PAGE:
Howard N. Ward, M.D.
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During the past 2 years four patients with "non-cardiac pulmonary edema" that occurred as a complication of blood transfusion have been observed. In this report the clinical features of the syndrome are described, and data are presented that suggest that the pulmonary infiltrates represent a hypersensitivity type of pneumonitis possibly secondary to leukoagglutinins in either donor or recipient blood. Typical reactions were characterized by abrupt onset of chills, fever, tachycardia, a non-productive cough, dyspnea, and in some, hypotension and urticaria. The acute symptoms lasted only several hours; fever and roentgenographically visible pulmonary infiltrates persisted up to 48 hr. A postreaction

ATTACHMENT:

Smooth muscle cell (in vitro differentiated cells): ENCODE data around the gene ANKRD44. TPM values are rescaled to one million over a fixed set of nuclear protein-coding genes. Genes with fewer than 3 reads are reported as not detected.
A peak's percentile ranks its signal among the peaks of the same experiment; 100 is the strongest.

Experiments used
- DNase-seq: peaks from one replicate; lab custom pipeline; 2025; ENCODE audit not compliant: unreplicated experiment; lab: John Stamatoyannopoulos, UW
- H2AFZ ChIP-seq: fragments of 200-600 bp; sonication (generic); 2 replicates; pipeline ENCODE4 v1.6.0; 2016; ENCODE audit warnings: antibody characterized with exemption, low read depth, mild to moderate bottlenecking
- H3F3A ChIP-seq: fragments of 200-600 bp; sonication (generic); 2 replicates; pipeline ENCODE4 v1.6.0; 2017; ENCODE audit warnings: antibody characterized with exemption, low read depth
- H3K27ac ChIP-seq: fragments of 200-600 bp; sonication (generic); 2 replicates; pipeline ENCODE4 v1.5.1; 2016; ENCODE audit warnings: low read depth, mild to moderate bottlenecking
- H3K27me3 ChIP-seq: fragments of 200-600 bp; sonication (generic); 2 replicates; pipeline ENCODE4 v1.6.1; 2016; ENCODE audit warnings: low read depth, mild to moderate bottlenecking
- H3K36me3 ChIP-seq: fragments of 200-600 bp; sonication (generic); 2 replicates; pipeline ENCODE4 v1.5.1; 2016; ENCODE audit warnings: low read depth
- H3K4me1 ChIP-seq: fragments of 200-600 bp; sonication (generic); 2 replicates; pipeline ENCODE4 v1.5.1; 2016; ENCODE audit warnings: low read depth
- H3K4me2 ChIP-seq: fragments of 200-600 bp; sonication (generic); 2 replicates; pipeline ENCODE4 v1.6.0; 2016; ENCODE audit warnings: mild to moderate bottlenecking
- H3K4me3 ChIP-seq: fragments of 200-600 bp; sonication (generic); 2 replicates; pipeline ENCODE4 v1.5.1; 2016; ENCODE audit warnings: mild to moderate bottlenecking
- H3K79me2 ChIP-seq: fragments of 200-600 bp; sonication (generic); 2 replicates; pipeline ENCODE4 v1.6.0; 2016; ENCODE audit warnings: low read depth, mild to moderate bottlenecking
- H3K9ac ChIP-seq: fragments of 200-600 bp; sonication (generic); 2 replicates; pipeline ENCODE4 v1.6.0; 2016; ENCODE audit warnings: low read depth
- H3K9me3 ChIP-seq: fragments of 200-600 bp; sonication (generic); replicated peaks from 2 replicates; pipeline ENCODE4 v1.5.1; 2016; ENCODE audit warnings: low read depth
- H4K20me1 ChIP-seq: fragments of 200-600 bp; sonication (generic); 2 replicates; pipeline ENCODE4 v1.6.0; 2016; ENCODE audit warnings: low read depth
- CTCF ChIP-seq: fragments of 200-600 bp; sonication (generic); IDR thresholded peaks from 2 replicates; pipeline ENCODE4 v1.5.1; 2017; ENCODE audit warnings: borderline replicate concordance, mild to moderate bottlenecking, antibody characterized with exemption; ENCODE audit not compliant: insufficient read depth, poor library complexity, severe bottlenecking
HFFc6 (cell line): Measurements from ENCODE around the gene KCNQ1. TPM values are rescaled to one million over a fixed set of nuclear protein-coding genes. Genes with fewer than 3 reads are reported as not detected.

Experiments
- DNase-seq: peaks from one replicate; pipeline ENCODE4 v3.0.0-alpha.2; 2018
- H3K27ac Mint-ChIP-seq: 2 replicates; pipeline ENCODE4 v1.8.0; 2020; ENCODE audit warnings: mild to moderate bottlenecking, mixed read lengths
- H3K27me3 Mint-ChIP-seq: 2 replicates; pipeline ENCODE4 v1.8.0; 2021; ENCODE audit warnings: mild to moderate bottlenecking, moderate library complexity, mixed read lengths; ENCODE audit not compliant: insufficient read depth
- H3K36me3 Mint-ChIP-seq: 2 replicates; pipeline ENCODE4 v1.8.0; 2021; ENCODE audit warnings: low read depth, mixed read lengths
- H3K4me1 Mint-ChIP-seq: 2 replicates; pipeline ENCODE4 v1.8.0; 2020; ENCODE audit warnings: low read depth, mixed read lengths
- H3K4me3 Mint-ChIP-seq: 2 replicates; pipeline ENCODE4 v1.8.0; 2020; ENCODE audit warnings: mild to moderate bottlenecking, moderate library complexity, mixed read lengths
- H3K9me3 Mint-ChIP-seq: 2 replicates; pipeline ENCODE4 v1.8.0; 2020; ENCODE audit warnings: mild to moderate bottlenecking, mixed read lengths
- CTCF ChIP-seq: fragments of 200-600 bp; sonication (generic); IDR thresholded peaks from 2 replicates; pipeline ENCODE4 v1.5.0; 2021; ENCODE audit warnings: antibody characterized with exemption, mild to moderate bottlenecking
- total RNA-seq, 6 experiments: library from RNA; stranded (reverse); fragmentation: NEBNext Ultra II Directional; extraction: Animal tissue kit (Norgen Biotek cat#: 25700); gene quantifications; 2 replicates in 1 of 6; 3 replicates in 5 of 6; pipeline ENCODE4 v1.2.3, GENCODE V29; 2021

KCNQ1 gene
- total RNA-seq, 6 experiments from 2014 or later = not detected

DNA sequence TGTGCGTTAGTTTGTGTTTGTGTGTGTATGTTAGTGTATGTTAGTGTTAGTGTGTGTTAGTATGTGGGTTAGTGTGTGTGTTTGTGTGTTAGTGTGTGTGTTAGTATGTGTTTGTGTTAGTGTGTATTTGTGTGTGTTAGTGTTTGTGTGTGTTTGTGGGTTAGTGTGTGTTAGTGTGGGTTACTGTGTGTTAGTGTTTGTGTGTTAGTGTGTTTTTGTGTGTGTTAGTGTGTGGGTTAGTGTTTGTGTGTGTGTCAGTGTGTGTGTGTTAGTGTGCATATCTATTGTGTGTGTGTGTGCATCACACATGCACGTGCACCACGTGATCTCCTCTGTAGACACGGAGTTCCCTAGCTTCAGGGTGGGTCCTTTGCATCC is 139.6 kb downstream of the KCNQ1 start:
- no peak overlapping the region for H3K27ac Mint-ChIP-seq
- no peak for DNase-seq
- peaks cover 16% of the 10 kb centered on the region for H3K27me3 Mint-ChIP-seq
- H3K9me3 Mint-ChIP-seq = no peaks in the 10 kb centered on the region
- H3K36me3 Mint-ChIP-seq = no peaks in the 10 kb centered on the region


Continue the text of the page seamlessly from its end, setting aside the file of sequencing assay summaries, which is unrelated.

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Ward HN. Pulmonary Hypersensitivity Transfusion Reactions.. Ann Intern Med. 1970;72:796. doi: 10.7326/0003-4819-72-5-796_2
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Published: Ann Intern Med. 1970;72(5):796.
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Print ISSN: 0003-4819 | Online ISSN: 1539-3704
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